The reasons do not come with previously given precisely specified weights; the decision process is not one of discovering such precise weights but of assigning them. The process not only weighs reasons, if (also) weights them. At least, so it sometimes feels. This process of weighting may focus narrowly, or involve considering or deciding what sort of person one wishes to be, what sort of life one wishes to lead.

What picture of choice emerges if we take seriously the feeling dial the (precise) weights to be assigned to reasons is "up to us"? It is causally undetermined (by prior factors) which of the acts we will decide to do. It may be causally determined that certain reasons are reasons (in the one direction or the other), but there is no prior causal determination of the precise weight each reason will have in competition with others. Thus, we need not hold that every possible reason is available to every person at every time or historical period. Historians and anthropologists delineate how certain ideas and considerations can be outside the purview of some societies, some of whose reasons would not count as reasons for us. (Yet, there does remain the question of whether an innovator couldn't have recognized as a reason something outside the purview of others in his society.) Psychology, sociobiology, and the various social sciences, on this view, will offer casual explanations of why something is or is not a reason for a person (in a situation). They will not always be able to explain why the reasons get the precise weights they do. Compare the way art historians treat style; not every style is equally available to every artist in every period, yet within a style creative choices are made, and some artistic revolutions introduce new stylistic possibilities.

It is neither necessary nor appropriate, on this view, to say the person's action is uncaused. As the person is deciding, mulling over reasons RA which are reasons for doing act A and over RB which are reasons for doing act B, it is undetermined which act he will do. In that very situation, he could do A and he could do B. He decides, let us suppose, to do act A. It then will be true that he was caused to do act A by (accepting) RA. However, had he decided to do act B, it then would have been RB that caused him to do B. Whichever he decides upon, A or B, there will be a cause of his doing it, namely RA or RB . His action is not (causally) determined, for in that very situation he could have decided differently; if the history of the world had been replayed up until that point, it could have continued with a different action. With regard to his action the person has what has been termed contra-causal freedom—we might better term it contra-deterministic.*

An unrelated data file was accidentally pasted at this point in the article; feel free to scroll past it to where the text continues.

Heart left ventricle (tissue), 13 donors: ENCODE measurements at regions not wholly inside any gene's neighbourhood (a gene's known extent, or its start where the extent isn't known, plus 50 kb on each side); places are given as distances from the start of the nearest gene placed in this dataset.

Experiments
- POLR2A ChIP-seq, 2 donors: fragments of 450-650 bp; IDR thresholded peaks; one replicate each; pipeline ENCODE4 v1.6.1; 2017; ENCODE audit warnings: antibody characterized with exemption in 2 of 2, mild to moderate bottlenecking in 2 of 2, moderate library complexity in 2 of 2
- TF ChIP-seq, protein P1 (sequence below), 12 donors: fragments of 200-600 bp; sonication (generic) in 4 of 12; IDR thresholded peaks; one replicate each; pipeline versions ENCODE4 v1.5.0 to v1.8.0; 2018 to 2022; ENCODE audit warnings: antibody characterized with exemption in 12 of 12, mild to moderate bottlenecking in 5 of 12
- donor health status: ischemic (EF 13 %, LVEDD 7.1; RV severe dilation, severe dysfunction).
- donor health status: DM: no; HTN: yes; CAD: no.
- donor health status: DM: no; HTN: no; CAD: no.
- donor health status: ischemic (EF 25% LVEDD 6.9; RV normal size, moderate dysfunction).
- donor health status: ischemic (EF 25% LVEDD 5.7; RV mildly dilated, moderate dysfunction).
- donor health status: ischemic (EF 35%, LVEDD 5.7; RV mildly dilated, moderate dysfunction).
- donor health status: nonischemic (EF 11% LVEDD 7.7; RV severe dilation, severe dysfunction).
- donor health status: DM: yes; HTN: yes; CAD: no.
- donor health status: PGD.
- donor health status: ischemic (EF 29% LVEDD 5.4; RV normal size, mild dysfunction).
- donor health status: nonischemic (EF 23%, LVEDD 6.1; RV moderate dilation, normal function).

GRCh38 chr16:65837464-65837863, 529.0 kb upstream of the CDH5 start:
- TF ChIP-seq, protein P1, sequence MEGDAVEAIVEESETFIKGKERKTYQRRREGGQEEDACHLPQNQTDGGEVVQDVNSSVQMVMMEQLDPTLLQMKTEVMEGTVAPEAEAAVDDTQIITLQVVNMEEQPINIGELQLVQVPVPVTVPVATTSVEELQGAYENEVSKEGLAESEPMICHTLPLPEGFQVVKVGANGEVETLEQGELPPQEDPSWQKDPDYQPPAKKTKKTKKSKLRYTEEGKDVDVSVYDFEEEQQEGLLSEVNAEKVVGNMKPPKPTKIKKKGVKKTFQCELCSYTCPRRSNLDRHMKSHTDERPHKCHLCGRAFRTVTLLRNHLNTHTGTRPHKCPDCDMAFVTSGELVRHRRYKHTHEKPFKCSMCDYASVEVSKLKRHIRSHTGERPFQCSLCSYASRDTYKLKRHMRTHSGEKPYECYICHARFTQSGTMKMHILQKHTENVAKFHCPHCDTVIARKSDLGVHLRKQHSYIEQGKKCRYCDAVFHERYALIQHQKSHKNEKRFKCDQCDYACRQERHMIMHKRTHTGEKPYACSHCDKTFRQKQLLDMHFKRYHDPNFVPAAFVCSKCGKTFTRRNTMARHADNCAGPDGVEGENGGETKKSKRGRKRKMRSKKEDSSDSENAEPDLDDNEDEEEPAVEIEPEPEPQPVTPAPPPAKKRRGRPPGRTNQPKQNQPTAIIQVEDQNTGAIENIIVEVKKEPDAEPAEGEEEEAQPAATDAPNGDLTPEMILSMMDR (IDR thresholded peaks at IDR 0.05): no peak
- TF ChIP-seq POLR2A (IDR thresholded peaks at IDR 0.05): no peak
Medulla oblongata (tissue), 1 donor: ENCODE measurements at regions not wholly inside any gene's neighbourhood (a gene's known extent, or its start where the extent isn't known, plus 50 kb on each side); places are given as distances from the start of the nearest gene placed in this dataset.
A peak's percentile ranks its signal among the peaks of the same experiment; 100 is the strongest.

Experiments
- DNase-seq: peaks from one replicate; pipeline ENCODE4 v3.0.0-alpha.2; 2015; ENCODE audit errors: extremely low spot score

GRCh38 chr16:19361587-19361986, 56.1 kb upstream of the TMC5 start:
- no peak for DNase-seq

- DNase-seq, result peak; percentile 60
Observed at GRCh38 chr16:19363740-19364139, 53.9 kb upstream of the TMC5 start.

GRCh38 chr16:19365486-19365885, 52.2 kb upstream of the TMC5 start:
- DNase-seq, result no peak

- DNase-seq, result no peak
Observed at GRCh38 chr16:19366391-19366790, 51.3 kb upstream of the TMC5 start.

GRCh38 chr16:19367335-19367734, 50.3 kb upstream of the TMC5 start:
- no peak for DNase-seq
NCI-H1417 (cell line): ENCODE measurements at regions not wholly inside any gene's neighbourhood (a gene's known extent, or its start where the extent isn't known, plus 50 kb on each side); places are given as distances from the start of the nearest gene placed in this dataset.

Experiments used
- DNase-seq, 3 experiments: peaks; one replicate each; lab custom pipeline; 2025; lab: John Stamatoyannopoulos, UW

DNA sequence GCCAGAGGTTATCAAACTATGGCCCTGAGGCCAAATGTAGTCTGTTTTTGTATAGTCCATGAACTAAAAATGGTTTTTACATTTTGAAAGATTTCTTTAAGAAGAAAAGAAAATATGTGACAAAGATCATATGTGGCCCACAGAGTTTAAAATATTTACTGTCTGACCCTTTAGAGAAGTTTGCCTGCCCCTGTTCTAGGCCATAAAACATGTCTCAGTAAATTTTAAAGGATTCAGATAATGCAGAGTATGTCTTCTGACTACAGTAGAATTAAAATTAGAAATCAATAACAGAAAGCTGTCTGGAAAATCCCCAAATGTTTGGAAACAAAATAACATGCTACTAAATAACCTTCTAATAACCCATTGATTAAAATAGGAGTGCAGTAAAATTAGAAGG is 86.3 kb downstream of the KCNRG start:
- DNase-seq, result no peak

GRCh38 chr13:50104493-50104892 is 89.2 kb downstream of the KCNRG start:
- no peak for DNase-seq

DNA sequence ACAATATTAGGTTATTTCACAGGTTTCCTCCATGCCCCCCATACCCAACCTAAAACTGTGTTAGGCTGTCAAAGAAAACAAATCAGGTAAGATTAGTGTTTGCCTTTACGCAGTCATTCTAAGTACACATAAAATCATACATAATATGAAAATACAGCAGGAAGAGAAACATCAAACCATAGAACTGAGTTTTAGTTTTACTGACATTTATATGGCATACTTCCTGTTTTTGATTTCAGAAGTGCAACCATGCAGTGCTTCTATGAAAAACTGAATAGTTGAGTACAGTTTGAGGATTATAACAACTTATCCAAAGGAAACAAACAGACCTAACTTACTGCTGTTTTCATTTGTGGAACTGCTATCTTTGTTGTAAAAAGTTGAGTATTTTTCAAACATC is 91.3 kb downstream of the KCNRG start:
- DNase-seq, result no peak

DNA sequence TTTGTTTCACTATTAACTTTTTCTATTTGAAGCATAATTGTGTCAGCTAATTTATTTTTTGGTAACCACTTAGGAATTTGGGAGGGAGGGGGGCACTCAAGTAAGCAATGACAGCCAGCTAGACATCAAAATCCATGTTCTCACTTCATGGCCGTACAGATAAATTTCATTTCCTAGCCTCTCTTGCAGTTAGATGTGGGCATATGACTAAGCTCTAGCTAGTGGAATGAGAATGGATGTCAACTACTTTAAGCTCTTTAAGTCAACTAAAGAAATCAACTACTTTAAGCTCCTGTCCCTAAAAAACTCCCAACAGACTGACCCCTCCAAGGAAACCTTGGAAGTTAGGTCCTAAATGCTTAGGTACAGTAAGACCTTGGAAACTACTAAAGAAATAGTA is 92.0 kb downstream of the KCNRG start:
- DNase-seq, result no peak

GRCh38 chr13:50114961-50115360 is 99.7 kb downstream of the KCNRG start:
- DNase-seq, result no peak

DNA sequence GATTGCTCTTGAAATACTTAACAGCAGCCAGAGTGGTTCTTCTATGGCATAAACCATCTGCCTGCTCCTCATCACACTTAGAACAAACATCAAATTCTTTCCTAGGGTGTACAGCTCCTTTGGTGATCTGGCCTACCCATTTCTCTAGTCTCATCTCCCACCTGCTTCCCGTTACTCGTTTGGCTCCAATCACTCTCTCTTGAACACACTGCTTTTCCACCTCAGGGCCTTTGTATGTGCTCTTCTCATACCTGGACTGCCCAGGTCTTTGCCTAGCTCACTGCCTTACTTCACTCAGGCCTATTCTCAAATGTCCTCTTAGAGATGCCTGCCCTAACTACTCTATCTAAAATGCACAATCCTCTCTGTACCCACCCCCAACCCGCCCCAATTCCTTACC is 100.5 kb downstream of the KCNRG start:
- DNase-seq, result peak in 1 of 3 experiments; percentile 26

Nozick describes soft causality
Thus, we draw a distinction between an action's being caused, and its being causally determined. Some philosophers would deny this distinction, maintaining that whenever one event causes another, there holds a general law in accordance with which it does so: some specification of the first event (along with other conditions which hold) always is and would be followed by an event of the same type as the second. It is a metaphysical thesis that the root notion of causality, producing or making something happen, can operate only through such lawlike universality. If this were correct, and if a law could not hold only at that (moment of) time, then causality necessarily would involve causal determination: under exactly the same conditions repeated, exactly the same thing would have (again) to happen. According to the view that distinguishes causality from causal determination, an act can be done because of something and have a cause even though in exactly the same conditions another act could have been done. It is common, in retrospect, to see what caused us to act as we did. Although we can retrospectively identify a cause, this does not mean our action was causally determined; had we acted differently in that situation (as we could have) we retrospectively would have identified a different cause — RB instead of RA.
Nozick introduces quantum mechanics to consider an analogy with the weighting of reasons for a decision. He does not, however, claim any applicability to the decision process or free will, since this would just be a random decision.